While gluten ingestion is responsible for the signs and symptoms of celiac disease, it is not known what factors are associated with initial appearance of the disease.
Dr Norris and colleagues examined whether the timing of gluten exposure in the infant diet was associated with the development of celiac disease autoimmunity.
The research team conducted a prospective observational study in Denver, Colorado, from 1994 to 2004 of 1560 children at increased risk for celiac disease or type 1 diabetes.
The researchers defined the disease risk of participants by possession of either HLA-DR3 or DR4 alleles, or having a first-degree relative with type 1 diabetes.
|Children exposed to gluten-containing foods in the first 3 months of life had a 5-fold increased risk of celiac disease|
|Journal of the American Medical Association|
The team undertook a mean follow-up of 5 years.
The investigative team defined the main outcome measure as risk of celiac disease defined as being positive for tissue transglutaminase autoantibody.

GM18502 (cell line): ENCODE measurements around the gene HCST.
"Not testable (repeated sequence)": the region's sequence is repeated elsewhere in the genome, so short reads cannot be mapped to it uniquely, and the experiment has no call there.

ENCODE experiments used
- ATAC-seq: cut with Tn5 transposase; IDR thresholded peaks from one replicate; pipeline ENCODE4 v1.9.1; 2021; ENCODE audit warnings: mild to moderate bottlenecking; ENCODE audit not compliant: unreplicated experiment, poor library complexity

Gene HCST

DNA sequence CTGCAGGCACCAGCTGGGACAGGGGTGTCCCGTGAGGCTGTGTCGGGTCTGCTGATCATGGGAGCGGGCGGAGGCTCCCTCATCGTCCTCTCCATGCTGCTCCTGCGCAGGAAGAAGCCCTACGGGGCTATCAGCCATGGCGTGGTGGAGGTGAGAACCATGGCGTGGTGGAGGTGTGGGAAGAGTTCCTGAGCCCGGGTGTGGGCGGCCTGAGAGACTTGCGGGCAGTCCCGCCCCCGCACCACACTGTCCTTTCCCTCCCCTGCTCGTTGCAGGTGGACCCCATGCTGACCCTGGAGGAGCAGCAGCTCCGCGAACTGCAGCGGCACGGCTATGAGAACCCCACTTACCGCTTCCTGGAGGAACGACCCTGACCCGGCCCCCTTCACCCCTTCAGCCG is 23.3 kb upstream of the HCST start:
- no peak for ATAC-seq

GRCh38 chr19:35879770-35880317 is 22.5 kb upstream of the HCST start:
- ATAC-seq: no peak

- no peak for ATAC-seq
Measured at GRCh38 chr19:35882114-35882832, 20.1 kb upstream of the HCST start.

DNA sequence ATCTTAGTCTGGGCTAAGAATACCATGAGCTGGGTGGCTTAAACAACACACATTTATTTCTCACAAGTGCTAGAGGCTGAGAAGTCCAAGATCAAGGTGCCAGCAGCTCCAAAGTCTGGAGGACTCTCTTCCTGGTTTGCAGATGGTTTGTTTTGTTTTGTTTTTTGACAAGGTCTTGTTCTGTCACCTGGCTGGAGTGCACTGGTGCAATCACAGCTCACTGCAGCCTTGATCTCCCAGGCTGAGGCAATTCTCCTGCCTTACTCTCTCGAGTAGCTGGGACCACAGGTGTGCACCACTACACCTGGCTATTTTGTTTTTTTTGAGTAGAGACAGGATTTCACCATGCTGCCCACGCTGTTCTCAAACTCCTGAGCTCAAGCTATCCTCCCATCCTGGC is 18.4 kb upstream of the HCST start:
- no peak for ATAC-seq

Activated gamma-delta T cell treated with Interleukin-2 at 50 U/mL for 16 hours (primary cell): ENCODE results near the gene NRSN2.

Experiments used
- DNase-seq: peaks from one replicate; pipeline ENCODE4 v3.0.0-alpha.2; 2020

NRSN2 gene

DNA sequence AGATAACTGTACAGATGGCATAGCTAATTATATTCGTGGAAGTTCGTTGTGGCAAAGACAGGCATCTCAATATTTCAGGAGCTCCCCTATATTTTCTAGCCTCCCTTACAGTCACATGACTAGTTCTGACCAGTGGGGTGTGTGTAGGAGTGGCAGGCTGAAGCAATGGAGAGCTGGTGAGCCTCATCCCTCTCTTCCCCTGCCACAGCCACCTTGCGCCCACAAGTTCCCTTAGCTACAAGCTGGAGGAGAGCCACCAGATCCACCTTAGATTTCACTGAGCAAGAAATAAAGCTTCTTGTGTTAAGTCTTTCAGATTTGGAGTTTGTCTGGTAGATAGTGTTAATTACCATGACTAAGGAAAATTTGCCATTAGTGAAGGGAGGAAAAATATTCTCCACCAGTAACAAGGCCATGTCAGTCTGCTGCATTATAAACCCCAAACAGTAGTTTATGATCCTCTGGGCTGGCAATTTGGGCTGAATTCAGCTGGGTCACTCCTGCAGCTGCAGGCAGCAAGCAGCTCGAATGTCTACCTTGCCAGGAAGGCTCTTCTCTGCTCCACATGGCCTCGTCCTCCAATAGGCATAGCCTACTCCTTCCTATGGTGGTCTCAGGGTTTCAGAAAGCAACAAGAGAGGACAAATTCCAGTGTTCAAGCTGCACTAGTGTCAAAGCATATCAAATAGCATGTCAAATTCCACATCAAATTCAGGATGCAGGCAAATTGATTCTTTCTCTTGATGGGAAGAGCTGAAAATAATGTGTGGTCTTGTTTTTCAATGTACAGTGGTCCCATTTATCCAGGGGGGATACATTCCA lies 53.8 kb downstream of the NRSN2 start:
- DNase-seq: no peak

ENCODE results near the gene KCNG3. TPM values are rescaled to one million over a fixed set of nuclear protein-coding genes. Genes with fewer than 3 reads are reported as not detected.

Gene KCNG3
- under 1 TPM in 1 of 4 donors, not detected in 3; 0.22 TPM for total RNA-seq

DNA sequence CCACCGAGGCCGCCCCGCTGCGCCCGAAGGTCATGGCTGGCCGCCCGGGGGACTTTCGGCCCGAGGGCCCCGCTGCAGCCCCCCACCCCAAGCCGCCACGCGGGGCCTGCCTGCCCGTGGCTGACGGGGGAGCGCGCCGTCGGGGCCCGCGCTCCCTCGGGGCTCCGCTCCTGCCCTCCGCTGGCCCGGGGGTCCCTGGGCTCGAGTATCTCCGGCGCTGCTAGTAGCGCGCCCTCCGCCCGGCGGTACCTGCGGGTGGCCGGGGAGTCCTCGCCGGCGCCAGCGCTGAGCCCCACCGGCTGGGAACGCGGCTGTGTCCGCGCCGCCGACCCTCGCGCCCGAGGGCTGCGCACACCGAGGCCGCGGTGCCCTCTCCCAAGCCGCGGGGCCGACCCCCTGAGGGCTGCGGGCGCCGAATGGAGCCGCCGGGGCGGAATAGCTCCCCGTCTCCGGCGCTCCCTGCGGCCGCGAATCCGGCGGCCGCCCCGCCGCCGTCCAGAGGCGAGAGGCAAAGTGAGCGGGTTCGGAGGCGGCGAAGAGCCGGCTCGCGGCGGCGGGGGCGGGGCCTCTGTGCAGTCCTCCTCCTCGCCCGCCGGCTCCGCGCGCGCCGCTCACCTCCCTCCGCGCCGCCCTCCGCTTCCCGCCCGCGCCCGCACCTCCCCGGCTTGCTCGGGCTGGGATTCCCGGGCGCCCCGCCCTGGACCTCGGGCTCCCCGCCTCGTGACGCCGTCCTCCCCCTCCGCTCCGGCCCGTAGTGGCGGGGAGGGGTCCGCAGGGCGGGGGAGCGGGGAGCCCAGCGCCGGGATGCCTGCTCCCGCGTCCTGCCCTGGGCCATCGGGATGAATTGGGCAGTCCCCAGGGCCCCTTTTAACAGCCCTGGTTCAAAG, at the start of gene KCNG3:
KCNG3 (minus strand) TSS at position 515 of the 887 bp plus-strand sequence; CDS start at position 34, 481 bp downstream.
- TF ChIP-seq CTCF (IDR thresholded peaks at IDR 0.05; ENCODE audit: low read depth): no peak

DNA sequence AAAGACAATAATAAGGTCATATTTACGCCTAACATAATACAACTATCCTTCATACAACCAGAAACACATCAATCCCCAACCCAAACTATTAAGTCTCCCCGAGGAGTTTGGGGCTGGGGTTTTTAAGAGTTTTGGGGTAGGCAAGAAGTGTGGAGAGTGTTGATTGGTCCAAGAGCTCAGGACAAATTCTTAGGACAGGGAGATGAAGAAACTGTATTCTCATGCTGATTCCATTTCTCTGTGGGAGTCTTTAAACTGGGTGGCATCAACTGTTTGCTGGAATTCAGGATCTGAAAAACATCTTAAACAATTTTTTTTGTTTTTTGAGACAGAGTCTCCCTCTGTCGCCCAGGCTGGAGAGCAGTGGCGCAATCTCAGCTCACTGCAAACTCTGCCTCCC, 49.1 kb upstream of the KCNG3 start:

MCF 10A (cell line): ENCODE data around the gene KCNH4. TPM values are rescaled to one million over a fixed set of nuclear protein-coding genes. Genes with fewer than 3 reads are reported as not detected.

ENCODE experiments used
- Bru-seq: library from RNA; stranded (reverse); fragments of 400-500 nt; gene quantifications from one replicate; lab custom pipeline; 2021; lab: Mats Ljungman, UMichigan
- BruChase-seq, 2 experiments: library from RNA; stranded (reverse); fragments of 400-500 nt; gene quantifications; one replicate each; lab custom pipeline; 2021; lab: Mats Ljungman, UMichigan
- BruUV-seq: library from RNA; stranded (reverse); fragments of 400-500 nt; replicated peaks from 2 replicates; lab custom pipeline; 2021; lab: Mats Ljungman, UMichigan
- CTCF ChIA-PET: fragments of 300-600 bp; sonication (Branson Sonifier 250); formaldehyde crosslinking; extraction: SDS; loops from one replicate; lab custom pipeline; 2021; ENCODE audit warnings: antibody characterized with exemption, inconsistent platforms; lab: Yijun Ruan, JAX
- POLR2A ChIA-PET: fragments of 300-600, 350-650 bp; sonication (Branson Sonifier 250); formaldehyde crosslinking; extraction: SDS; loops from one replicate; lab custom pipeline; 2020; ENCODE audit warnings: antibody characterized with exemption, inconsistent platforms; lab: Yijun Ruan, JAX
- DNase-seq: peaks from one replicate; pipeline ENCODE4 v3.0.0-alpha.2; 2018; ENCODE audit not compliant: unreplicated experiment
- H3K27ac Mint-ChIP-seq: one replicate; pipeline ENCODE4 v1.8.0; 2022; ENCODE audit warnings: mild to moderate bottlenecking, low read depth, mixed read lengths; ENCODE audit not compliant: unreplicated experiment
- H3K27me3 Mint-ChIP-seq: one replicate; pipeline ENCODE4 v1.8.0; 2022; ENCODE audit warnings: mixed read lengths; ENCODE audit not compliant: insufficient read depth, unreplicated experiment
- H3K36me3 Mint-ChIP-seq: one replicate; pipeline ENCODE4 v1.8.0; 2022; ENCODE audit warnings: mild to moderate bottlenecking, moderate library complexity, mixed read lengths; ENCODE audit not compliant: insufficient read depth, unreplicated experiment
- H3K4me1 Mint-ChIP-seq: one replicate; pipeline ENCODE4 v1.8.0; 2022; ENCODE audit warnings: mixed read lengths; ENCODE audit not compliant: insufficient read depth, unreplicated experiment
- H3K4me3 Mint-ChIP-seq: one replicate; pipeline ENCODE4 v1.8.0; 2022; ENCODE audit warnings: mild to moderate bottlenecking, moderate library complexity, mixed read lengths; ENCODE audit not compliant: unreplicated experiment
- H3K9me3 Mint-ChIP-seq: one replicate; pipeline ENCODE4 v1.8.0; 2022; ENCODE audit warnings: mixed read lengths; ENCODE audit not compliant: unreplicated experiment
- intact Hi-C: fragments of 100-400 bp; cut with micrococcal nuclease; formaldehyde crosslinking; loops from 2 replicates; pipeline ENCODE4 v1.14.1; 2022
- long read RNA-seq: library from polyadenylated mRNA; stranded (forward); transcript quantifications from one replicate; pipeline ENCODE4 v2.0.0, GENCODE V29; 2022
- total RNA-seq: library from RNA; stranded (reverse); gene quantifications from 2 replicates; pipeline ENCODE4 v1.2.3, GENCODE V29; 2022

Patients had to have been transglutaminase autoantibody positive or transglutaminase autoantibody had to be present on 2 or more consecutive visits.
The team reported that patients also had to have a positive small bowel biopsy for celiac disease, by timing of introduction of gluten-containing foods into the diet.
The investigators reported that 51 children developed celiac disease.
Findings adjusted for HLA-DR3 allele status indicated that children exposed to gluten-containing foods of wheat, barley or rye in the first 3 months of life had a 5-fold increased risk of celiac disease compared with children exposed for 4 to 6 months.
The team found that children not exposed to gluten until 7 months or later had a marginally increased risk of celiac disease compared with those exposed at 4 to 6 months.
The researchers then restricted case groups to only the 25 celiac disease-positive children who had biopsy-diagnosed celiac disease.
Based on this restriction, the team observed that initial exposure to wheat, barley, or rye in the first 3 months or 7 months or later significantly increased risk compared with exposure at 4 to 6 months.
Dr Norris' team concluded, “Timing of introduction of gluten into the infant diet is associated with the appearance of celiac disease in children at increased risk for the disease.”